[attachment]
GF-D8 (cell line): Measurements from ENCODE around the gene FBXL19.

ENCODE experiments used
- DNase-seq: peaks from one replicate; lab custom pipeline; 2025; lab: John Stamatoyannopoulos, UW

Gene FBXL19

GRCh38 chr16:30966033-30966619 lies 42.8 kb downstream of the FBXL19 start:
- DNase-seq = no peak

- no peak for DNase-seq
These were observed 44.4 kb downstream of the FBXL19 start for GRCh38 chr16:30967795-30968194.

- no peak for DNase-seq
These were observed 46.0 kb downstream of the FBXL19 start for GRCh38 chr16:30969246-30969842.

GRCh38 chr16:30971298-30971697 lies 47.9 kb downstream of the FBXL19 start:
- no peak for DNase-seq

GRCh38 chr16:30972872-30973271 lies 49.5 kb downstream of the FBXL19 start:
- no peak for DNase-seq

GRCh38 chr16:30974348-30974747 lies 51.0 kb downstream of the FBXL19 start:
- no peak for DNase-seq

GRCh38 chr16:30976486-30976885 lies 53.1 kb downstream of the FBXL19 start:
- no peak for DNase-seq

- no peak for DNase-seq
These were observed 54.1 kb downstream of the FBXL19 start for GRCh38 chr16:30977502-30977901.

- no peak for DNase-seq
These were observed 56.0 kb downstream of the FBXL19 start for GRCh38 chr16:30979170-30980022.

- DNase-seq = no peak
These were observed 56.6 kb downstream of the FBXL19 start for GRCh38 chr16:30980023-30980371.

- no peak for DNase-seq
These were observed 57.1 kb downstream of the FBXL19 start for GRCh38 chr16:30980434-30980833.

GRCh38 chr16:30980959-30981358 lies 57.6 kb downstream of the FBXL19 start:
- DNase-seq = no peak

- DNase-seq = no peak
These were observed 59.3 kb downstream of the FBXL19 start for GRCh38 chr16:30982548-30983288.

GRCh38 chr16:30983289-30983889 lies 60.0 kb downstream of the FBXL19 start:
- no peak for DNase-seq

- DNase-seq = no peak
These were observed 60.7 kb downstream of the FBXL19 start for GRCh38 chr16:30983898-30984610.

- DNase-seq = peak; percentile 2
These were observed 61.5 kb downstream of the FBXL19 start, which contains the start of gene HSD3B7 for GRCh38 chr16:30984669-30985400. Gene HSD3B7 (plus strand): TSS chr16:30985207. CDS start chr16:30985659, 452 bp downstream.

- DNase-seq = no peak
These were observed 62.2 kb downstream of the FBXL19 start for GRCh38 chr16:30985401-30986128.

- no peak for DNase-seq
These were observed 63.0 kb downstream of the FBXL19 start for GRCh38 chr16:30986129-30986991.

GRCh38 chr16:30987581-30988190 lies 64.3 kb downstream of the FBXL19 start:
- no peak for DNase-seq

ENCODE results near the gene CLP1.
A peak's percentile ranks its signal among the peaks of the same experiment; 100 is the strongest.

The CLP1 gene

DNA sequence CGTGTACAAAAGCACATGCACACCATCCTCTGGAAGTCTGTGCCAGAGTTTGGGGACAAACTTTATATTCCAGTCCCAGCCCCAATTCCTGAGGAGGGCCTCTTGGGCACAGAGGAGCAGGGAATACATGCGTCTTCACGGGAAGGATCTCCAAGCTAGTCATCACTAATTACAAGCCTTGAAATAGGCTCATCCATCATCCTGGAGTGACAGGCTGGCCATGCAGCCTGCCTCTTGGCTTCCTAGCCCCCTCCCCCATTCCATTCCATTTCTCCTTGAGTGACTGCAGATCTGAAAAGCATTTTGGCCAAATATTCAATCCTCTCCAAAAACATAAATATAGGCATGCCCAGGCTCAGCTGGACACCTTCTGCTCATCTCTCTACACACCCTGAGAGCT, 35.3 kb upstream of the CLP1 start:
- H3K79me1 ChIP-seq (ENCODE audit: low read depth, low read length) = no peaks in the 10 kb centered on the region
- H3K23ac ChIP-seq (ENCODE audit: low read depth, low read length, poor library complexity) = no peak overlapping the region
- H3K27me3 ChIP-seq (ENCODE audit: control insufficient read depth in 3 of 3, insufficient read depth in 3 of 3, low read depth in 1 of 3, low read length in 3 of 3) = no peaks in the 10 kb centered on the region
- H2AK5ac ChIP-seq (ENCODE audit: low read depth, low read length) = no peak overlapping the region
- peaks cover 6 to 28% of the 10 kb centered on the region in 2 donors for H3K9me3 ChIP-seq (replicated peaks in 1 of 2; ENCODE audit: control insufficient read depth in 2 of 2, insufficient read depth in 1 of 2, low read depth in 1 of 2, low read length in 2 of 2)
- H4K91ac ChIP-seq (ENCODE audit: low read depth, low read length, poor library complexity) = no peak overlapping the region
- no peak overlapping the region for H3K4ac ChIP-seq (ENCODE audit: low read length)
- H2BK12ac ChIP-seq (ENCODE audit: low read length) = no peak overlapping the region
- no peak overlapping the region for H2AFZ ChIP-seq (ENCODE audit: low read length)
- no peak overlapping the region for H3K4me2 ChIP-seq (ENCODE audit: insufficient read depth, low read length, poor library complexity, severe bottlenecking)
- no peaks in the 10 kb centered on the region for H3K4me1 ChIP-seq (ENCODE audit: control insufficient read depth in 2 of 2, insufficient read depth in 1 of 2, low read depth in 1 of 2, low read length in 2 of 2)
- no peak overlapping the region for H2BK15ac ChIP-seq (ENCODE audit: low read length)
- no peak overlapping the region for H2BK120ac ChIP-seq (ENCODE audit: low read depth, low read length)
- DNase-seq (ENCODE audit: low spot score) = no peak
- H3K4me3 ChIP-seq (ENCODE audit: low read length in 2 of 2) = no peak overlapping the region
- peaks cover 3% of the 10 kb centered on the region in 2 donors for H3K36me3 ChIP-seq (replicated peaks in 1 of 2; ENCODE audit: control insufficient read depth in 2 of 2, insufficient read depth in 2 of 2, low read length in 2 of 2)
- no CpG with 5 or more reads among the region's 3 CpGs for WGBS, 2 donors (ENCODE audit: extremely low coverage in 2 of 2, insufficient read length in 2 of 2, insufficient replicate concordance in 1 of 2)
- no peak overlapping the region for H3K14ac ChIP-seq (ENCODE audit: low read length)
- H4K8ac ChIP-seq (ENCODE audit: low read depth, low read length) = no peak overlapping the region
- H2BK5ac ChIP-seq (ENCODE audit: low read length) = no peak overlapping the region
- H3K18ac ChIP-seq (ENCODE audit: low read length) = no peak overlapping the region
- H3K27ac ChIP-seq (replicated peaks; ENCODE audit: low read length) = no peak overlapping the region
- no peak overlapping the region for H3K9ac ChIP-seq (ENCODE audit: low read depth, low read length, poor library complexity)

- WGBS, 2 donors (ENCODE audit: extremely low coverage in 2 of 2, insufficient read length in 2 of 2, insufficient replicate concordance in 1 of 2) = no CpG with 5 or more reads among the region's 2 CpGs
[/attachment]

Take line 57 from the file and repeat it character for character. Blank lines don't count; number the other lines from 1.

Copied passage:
- no peaks in the 10 kb centered on the region for H3K4me1 ChIP-seq (ENCODE audit: control insufficient read depth in 2 of 2, insufficient read depth in 1 of 2, low read depth in 1 of 2, low read length in 2 of 2)